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Masthead Local Govt - Child

Kinship assessments

Children portrait 146x219A Family Court judge recently found kinship assessments carried out by social workers to be fundamentally flawed. Elisabeth Richards explains why.

In Cheshire East Borough Council v NA and others [2017] EWFC 20, MacDonald J was required to determine issues in relation to care proceedings regarding an 11-month old girl (X) who had suffered serious head injuries caused by her mother and significant emotional harm as a result of her parents’ volatile relationship.

The maternal aunt and her partner and the paternal great aunt and her husband both wished to care for the child and both sets of potential carers had been assessed.

McDonald J found that the first step was to identify key issues for the protection of the child, which for X was a potential carer’s ability to protect her from the harm presented by her parents.

He found:

(a) The social worker’s assessment of the maternal aunt and her partner was fundamentally flawed because the social worker had made no professional effort to assess whether the maternal aunt’s partner constituted a protective factor.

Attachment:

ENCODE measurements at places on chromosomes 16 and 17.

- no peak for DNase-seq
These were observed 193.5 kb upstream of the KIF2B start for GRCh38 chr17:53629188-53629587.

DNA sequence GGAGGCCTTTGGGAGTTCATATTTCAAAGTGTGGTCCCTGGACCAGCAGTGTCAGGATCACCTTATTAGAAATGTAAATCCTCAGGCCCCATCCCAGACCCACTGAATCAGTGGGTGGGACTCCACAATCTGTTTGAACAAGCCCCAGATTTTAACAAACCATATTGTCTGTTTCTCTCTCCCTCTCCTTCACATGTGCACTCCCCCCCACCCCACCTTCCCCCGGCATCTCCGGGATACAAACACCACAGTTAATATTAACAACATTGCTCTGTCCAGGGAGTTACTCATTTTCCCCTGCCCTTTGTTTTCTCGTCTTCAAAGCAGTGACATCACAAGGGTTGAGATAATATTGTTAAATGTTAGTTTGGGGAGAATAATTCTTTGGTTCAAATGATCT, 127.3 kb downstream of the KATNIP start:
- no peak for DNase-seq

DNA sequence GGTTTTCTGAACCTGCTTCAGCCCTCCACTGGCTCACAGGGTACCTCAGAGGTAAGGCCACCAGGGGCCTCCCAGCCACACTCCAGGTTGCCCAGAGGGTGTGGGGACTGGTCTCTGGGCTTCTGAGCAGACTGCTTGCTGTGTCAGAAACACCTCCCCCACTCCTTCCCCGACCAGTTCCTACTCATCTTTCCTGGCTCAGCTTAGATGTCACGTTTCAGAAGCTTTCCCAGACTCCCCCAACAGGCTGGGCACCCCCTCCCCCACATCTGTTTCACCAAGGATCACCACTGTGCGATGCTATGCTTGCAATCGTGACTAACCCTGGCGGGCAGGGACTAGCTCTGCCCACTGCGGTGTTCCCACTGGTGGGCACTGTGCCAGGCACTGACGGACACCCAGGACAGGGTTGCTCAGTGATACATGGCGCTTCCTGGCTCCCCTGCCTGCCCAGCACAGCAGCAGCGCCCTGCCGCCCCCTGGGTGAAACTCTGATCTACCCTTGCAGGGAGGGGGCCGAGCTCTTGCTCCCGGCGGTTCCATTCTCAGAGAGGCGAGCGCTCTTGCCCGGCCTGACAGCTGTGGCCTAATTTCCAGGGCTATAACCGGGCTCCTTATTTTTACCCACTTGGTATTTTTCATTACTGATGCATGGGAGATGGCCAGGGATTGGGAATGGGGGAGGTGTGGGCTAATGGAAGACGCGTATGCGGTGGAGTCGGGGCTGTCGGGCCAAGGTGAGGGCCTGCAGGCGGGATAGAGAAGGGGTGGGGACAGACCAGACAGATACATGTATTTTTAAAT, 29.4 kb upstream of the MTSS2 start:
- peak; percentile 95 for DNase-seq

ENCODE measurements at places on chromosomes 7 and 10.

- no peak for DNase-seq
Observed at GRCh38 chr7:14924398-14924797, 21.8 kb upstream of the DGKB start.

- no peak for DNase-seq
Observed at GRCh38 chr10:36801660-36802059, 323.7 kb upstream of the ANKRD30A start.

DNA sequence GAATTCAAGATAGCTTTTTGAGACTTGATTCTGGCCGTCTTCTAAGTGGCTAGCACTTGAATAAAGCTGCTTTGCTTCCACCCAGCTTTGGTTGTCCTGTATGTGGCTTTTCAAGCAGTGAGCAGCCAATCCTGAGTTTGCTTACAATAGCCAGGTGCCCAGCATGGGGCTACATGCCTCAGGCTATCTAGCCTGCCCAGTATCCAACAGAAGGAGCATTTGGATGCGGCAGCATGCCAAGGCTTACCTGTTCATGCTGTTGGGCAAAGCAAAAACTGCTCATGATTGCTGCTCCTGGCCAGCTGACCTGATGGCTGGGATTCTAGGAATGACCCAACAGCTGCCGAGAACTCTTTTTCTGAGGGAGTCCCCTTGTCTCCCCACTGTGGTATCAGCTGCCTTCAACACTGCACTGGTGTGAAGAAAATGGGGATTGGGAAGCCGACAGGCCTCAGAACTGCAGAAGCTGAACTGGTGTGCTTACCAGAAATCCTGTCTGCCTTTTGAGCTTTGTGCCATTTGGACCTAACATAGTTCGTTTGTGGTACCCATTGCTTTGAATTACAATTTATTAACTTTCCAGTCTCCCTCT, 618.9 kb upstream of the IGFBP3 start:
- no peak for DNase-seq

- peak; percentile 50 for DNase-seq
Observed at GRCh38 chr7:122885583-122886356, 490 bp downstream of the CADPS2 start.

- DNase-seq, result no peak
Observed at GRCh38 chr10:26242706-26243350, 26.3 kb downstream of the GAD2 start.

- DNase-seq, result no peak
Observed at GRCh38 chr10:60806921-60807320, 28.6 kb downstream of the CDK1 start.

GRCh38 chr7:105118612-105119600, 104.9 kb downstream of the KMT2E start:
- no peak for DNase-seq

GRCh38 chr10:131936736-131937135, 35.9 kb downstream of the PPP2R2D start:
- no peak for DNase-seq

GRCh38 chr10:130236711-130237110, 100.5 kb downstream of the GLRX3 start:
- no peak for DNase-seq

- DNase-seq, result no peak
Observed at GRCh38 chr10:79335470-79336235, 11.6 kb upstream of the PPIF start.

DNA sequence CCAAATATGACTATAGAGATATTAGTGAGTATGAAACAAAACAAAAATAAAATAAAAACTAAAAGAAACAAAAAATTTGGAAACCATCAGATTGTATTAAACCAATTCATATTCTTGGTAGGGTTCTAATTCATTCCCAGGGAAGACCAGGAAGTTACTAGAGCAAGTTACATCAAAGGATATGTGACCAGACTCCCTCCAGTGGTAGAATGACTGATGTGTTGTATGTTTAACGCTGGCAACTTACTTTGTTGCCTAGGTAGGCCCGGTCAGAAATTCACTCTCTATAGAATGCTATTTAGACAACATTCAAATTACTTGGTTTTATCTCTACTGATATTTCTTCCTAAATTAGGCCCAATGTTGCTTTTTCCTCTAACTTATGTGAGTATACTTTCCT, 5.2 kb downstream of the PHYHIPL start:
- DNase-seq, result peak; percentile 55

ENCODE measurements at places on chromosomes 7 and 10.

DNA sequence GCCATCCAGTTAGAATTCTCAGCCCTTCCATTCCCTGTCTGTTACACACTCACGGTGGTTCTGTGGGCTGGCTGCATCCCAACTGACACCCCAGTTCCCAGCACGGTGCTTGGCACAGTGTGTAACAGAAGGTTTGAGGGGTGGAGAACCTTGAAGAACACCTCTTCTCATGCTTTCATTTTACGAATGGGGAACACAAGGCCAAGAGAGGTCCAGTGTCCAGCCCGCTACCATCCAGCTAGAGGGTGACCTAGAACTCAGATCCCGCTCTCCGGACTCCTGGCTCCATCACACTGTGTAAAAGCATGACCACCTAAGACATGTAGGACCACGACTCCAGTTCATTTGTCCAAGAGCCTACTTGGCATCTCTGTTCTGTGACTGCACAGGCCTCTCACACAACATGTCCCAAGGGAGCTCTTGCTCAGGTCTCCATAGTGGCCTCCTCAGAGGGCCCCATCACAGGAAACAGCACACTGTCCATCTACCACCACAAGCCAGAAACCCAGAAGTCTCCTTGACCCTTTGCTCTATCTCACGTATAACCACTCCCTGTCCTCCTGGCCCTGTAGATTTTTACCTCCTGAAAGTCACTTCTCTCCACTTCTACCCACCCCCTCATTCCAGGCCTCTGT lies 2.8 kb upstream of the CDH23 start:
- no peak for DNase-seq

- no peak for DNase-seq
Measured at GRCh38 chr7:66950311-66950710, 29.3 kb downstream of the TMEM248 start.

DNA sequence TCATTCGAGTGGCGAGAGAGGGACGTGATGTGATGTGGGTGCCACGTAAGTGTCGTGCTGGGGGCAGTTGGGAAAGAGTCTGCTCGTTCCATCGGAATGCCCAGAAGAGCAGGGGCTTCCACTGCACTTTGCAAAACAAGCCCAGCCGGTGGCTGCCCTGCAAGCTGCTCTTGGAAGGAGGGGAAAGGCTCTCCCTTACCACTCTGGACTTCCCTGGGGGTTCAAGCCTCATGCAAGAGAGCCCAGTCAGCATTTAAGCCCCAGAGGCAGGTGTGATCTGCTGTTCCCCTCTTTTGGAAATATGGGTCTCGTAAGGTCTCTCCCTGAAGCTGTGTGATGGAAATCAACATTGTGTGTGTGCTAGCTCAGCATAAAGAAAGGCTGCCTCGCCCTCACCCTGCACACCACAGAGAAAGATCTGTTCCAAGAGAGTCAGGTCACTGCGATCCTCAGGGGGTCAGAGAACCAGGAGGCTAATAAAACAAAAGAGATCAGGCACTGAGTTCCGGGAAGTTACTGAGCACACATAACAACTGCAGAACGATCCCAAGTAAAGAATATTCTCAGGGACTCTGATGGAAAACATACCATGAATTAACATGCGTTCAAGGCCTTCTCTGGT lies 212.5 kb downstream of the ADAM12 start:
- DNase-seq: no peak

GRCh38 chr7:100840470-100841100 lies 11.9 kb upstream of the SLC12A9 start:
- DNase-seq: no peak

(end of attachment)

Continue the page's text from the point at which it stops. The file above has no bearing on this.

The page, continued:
(b) The assessment of the paternal great aunt and her husband was also wholly inadequate and fundamentally flawed. It comprised nothing more than a statement that they had successfully raised children before and would be able to promote X’s identity.

(c) In both cases there was no assessment of the central question of their ability to protect X against the risk of harm presented by her parents.

The court also confirmed that the statutory guidance in Working Together to Safeguard Children (March 2015) set out the principles and parameters of good assessment.

Overall, it made clear that the aim of an assessment was to use all the information to:

(a) identify difficulties and risk factors; and

(b) develop a picture of strengths and protective factors.

An assessment concerned with establishing capacity to protect against an established risk of harm had to include a process that ensured that the subjects of the assessment were aware of the precise nature of the risk of harm.

Having been made so aware, each of those being assessed had to be the subject of a comprehensive evaluation of their understanding of and attitude towards that risk in order to establish the extent to which they had, or did not have, that capacity to protect.

The assessments in this case did not permit the court to reach a properly informed or fair decision as to which of the placement options best met X’s identified welfare needs or, indeed, whether either was capable of doing so.

Ultimately, the court ruled that it was not possible to conclude the final hearing fairly without further assessments and the final hearing was, therefore, adjourned. The maternal aunt’s application was granted and a further assessment of the paternal aunt and her husband was ordered to be undertaken by an independent social worker.

The local authority was ordered to pay the costs of the further assessment.

Elisabeth Richards is a barrister at St Ives Chambers. She can be contacted This email address is being protected from spambots. You need JavaScript enabled to view it..

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